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How a devastating NHL crash is leading to safer hockey rinks

After Pittsburgh Penguins’ Jake Guentzel slammed into the rink boards and broke his shoulder, it inspired a new design that could prevent others from suffering a similar fate.

How a devastating NHL crash is leading to safer hockey rinks
[Photo: courtesy Covestro/Pittsburgh Penguins and Athletica Sport Systems]

A split second after Pittsburgh Penguins hockey player Jake Guentzel scored late in a 2019 game, he slammed head first into the boards. Players hitting the walls in hockey is a regular occurrence, but the velocity and angle at which Guentzel made contact was particularly unlucky. Even worse was where he hit. Just behind the high-density plastic wall where Guentzel’s helmet and shoulder hit was one of the joints in the steel beams that make up the structure surrounding the rink. “There was no spread of the force through the boards,” says Penguins president David Morehouse. “There was no give whatsoever. It was a stainless steel wall.”

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The break in Guentzel’s shoulder sidelined him for months. It also kicked off the development of a new piece of hockey equipment that could prevent others from suffering a similar fate.

[Photo: courtesy Covestro/Pittsburgh Penguins and Athletica Sport Systems]
This crash and injury got Morehouse thinking about the so-called dasher boards of hockey rinks, a fundamental but overlooked part of the game. Unlike other sports, the boards around the ice are an integral part of the gameplay, and players often use them to redirect the puck or knock their opponents out of the way. The boards are hard and take a beating, but also unforgiving when met with the force of a human body. Morehouse wondered why.

At a subsequent game, watching alongside an executive from Covestro, a chemicals and materials company headquartered in Pittsburgh since 1958, Morehouse picked his brain.

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[Photo: courtesy Covestro/Pittsburgh Penguins and Athletica Sport Systems]
“We were standing next to our bench and I pointed to the boards and said: ‘You can’t tell me material science hasn’t advanced past solid steel backing with some kind of fiberglass-like board on top of it,'” Morehouse recalls. “And he said, ‘oh, it has.'”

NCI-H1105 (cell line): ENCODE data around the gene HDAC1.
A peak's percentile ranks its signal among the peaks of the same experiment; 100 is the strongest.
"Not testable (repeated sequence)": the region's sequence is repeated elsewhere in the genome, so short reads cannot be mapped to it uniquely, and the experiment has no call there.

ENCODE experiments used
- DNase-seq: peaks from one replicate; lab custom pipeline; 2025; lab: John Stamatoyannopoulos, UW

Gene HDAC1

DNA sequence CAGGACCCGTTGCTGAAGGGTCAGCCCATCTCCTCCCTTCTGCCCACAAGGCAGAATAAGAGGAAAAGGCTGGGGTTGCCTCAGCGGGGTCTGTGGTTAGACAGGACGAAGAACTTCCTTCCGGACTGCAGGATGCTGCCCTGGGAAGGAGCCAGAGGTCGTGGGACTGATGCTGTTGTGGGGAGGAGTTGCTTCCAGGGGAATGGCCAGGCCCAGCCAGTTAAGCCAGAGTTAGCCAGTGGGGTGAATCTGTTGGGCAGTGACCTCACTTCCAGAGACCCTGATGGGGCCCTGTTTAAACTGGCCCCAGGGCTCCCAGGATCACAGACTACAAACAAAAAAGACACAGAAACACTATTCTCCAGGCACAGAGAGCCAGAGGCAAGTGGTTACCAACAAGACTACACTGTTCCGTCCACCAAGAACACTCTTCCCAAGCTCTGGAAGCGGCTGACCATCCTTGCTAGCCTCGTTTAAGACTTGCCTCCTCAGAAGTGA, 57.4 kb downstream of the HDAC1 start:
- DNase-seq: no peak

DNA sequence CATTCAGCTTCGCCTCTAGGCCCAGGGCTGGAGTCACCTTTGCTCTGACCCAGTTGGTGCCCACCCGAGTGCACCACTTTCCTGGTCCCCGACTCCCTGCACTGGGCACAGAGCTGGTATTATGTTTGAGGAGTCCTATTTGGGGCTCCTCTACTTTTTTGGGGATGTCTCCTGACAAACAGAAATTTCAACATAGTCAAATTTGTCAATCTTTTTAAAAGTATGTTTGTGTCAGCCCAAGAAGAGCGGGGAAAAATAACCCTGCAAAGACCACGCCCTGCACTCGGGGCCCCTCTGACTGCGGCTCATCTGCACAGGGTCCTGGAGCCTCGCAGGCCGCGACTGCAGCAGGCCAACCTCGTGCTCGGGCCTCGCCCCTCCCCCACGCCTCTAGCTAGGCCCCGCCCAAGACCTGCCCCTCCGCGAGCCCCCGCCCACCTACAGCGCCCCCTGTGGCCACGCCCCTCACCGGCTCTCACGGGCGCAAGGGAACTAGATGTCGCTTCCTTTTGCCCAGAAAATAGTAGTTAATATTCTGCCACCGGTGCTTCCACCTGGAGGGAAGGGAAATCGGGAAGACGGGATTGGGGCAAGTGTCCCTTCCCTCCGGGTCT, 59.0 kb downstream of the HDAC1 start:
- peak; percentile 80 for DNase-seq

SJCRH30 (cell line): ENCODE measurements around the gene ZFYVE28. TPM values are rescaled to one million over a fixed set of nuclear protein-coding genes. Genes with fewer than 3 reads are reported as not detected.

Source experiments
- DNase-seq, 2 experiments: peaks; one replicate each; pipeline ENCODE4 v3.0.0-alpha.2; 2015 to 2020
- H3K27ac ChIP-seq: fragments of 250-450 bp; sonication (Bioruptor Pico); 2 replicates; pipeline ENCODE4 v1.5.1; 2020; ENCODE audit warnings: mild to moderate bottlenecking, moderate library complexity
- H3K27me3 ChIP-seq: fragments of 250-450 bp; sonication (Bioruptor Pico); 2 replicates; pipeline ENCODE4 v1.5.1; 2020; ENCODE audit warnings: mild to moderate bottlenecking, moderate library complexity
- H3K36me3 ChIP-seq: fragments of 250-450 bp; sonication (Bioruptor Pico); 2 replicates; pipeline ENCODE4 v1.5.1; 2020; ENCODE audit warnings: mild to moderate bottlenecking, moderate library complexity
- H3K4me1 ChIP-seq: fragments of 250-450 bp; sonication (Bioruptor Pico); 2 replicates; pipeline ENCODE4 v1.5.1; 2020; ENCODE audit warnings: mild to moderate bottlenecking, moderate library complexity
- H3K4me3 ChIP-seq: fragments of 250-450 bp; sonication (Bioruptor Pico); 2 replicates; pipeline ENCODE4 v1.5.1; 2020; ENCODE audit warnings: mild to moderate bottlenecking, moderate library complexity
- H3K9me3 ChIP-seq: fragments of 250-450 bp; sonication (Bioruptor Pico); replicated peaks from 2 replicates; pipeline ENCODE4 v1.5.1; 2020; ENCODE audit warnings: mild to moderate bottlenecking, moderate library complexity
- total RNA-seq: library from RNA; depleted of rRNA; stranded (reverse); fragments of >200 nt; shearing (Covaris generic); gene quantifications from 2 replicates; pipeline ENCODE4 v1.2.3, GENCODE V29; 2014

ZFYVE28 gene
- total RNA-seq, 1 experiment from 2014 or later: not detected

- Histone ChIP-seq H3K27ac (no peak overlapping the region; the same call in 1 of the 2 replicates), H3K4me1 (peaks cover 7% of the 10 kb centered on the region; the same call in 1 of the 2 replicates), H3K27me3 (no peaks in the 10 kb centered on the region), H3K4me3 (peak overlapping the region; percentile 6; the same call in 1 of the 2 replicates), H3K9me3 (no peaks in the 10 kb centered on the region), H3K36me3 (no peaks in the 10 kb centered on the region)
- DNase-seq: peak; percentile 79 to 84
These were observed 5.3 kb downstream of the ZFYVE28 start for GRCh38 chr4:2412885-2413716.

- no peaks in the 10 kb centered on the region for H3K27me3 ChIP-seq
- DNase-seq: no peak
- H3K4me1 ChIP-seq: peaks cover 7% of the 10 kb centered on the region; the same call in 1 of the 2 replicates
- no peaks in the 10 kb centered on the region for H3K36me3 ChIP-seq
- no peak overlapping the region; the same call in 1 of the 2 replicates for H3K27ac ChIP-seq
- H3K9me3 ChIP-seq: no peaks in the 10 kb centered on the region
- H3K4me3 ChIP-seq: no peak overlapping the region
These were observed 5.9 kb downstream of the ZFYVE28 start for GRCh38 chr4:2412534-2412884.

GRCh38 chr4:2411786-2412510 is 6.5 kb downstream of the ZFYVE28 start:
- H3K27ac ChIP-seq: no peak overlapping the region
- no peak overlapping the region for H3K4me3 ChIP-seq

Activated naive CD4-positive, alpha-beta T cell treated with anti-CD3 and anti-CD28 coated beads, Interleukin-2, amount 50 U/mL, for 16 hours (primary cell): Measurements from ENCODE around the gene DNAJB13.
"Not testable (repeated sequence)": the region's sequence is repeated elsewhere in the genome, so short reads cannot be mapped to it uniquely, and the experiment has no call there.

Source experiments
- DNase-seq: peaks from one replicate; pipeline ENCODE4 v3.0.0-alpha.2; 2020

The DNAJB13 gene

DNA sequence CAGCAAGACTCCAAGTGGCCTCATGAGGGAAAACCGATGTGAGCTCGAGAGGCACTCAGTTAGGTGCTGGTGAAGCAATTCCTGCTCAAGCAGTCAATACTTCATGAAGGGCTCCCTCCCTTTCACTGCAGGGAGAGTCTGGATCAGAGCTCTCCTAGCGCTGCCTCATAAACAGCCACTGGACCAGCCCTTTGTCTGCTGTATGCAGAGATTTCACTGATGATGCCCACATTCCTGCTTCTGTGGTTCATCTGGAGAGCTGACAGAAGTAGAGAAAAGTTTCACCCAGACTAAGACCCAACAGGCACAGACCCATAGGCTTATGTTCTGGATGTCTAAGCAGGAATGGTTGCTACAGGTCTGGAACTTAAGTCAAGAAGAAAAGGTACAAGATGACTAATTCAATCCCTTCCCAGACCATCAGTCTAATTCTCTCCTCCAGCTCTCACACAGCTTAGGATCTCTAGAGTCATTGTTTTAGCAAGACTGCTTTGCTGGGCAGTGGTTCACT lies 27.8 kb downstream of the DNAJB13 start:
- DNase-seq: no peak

Soon after, the Penguins joined with Covestro and Carnegie Mellon University’s (CMU’s) College of Engineering to explore how new materials and a new design could improve the safety of dasher boards in the notoriously dangerous game. They launched Rethink the Rink, a design challenge that teamed CMU students with scientists from Covestro. After months of development, they’ve come up with a new dasher board that’s able to absorb much more of the impact of a crash like Guentzel’s.

[Photo: courtesy Covestro/Pittsburgh Penguins and Athletica Sport Systems]
The new design adds a layer of crash-buffering polyurethane foam between the hard plastic boards and the steel structure behind them. Using crash test dummies propelled head first into the boards, the team found that the new board design reduced a collision’s force on the body by up to 65%.

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Covestro purchased the intellectual property from the student team that developed the design, and is now working with Athletica Sport Systems, the leading manufacturer of dasher boards for the National Hockey League (NHL), to develop and market the product.

“If you look back, the industry started with basic lumber, concrete, and plywood, so we’re interested in any improvement in safety,” says Andrew McRae, CEO of Athletica Sport Systems. He says the new boards come at about a 20% price premium to what’s currently being used in most arenas, and he says it’s likely to take a few years to see them rolled out in lower level development leagues and eventually in the NHL itself.

[Photo: courtesy Covestro/Pittsburgh Penguins and Athletica Sport Systems]
The new boards are already being used at the Penguins’ practice facility. Though safety was the main goal of the redesign effort, the new boards also had another challenge: not changing the game itself.

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“Hockey players are very, very sensitive to this, especially at the level of the NHL. They won’t allow any change whatsoever on the bounce of the puck hitting the board,” says Haakan Jonsson, president of Covestro. “Trust me, they are picky.”

Covestro and the Penguins considered it validation when the new boards were installed and none of the players noticed, Morehouse says. The team plans to continue its partnership with Covestro and Carnegie Mellon University to develop other safety improvements, and Morehouse says they’re already collecting data on the new dasher boards and the rate of injuries compared to the previous, less-cushioned system.

Though these boards may one day end up around the rinks of the top teams in the sport, Morehouse says they are likely even more important at the amateur and youth hockey level. “There’s 32 teams in the NHL, and that’s it. The youth numbers are just exponentially higher,” he says. “Having a concussion is much more impactful in a negative way to a developing brain than it is to a fully developed brain.”

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This risk is something Morehouse has grappled with personally. Just after launching the redesign effort, Morehouse’s 14-year-old son hit the boards at hockey practice and got knocked out.

“So that very day it hit home. That was my son’s first concussion. And it was because he went head first into the boards,” Morehouse says. “If he’d have gone head first and there was a little give, there’s a chance he wouldn’t have had a concussion.”

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